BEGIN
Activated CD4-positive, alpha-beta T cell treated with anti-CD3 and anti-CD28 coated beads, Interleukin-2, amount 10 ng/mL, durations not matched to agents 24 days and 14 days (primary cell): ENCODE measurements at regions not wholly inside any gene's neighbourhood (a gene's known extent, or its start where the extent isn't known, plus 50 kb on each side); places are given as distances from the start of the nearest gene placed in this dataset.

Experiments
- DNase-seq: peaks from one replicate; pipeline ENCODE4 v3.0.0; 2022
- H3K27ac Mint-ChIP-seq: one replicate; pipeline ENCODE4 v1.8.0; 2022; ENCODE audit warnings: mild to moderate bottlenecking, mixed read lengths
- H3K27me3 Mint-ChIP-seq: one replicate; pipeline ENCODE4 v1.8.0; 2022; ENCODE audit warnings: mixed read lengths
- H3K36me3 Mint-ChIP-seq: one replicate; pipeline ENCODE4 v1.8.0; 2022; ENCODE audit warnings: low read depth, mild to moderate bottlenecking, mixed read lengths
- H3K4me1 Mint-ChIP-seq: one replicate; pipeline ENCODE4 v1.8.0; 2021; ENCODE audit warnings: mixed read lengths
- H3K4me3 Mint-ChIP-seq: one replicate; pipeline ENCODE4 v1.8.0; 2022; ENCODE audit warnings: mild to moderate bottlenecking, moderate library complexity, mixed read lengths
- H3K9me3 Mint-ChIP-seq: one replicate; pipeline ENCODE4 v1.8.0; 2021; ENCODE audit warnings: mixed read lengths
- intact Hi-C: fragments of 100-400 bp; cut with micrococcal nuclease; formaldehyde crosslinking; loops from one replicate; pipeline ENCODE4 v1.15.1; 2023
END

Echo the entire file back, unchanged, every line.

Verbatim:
Activated CD4-positive, alpha-beta T cell treated with anti-CD3 and anti-CD28 coated beads, Interleukin-2, amount 10 ng/mL, durations not matched to agents 24 days and 14 days (primary cell): ENCODE measurements at regions not wholly inside any gene's neighbourhood (a gene's known extent, or its start where the extent isn't known, plus 50 kb on each side); places are given as distances from the start of the nearest gene placed in this dataset.

Experiments
- DNase-seq: peaks from one replicate; pipeline ENCODE4 v3.0.0; 2022
- H3K27ac Mint-ChIP-seq: one replicate; pipeline ENCODE4 v1.8.0; 2022; ENCODE audit warnings: mild to moderate bottlenecking, mixed read lengths
- H3K27me3 Mint-ChIP-seq: one replicate; pipeline ENCODE4 v1.8.0; 2022; ENCODE audit warnings: mixed read lengths
- H3K36me3 Mint-ChIP-seq: one replicate; pipeline ENCODE4 v1.8.0; 2022; ENCODE audit warnings: low read depth, mild to moderate bottlenecking, mixed read lengths
- H3K4me1 Mint-ChIP-seq: one replicate; pipeline ENCODE4 v1.8.0; 2021; ENCODE audit warnings: mixed read lengths
- H3K4me3 Mint-ChIP-seq: one replicate; pipeline ENCODE4 v1.8.0; 2022; ENCODE audit warnings: mild to moderate bottlenecking, moderate library complexity, mixed read lengths
- H3K9me3 Mint-ChIP-seq: one replicate; pipeline ENCODE4 v1.8.0; 2021; ENCODE audit warnings: mixed read lengths
- intact Hi-C: fragments of 100-400 bp; cut with micrococcal nuclease; formaldehyde crosslinking; loops from one replicate; pipeline ENCODE4 v1.15.1; 2023